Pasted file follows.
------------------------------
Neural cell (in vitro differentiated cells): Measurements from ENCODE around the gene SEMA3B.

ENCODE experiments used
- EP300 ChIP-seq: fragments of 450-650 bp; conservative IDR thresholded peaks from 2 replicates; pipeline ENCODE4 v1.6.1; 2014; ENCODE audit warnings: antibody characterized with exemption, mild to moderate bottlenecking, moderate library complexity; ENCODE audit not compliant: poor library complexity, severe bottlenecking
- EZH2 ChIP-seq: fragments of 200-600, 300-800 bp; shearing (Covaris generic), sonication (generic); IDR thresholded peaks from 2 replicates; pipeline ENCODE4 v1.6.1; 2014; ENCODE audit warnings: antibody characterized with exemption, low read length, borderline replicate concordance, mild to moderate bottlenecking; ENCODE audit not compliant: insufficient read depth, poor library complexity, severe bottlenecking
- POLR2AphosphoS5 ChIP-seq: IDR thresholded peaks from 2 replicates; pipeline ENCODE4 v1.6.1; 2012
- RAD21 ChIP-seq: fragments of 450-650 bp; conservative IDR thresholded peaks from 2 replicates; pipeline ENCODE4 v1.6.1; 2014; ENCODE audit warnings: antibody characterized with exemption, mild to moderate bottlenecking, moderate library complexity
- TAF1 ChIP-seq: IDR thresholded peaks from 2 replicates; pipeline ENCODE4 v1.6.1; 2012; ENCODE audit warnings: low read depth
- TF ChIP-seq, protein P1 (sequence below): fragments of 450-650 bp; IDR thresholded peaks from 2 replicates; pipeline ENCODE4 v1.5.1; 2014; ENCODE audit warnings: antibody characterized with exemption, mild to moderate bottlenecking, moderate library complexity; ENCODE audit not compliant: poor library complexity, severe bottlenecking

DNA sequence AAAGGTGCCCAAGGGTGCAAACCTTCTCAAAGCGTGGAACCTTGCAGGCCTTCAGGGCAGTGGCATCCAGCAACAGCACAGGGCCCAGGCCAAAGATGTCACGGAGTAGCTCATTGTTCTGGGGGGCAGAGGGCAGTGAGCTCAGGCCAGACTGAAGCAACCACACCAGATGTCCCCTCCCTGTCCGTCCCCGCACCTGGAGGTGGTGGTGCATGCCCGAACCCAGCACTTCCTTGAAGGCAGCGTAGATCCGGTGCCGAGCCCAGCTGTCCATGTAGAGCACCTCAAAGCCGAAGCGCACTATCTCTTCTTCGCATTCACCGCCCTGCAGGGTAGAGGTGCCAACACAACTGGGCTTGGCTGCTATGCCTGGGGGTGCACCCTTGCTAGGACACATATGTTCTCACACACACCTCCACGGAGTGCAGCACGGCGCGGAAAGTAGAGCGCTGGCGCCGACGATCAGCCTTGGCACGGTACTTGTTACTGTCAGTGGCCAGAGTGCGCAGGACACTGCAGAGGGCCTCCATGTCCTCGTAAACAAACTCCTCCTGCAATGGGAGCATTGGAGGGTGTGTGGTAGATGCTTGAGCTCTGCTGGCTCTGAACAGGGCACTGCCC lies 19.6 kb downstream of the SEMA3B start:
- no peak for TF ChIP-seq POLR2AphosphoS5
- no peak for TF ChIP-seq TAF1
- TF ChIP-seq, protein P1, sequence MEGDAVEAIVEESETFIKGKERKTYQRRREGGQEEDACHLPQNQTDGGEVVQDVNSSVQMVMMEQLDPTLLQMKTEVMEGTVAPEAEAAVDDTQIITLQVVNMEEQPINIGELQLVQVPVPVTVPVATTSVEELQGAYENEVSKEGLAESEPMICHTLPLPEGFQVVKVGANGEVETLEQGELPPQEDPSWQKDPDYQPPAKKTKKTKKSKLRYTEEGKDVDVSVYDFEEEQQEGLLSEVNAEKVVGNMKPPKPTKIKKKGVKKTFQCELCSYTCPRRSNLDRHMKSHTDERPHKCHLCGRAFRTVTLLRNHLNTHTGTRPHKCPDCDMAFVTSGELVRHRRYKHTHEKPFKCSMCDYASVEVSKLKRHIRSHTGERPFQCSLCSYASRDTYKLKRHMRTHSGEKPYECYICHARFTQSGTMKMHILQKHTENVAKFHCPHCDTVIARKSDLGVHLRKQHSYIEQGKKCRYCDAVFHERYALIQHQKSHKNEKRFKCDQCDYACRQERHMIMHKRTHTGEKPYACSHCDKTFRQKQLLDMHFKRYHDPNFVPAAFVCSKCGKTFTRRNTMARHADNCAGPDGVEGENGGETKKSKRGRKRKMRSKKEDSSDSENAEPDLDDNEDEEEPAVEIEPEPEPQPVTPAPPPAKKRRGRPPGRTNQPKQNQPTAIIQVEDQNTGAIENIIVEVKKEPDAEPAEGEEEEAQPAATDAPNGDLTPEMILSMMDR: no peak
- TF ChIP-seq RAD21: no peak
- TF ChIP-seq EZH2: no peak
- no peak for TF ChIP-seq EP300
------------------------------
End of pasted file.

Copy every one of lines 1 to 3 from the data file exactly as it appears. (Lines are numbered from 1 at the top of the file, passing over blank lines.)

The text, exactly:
Neural cell (in vitro differentiated cells): Measurements from ENCODE around the gene SEMA3B.

ENCODE experiments used
- EP300 ChIP-seq: fragments of 450-650 bp; conservative IDR thresholded peaks from 2 replicates; pipeline ENCODE4 v1.6.1; 2014; ENCODE audit warnings: antibody characterized with exemption, mild to moderate bottlenecking, moderate library complexity; ENCODE audit not compliant: poor library complexity, severe bottlenecking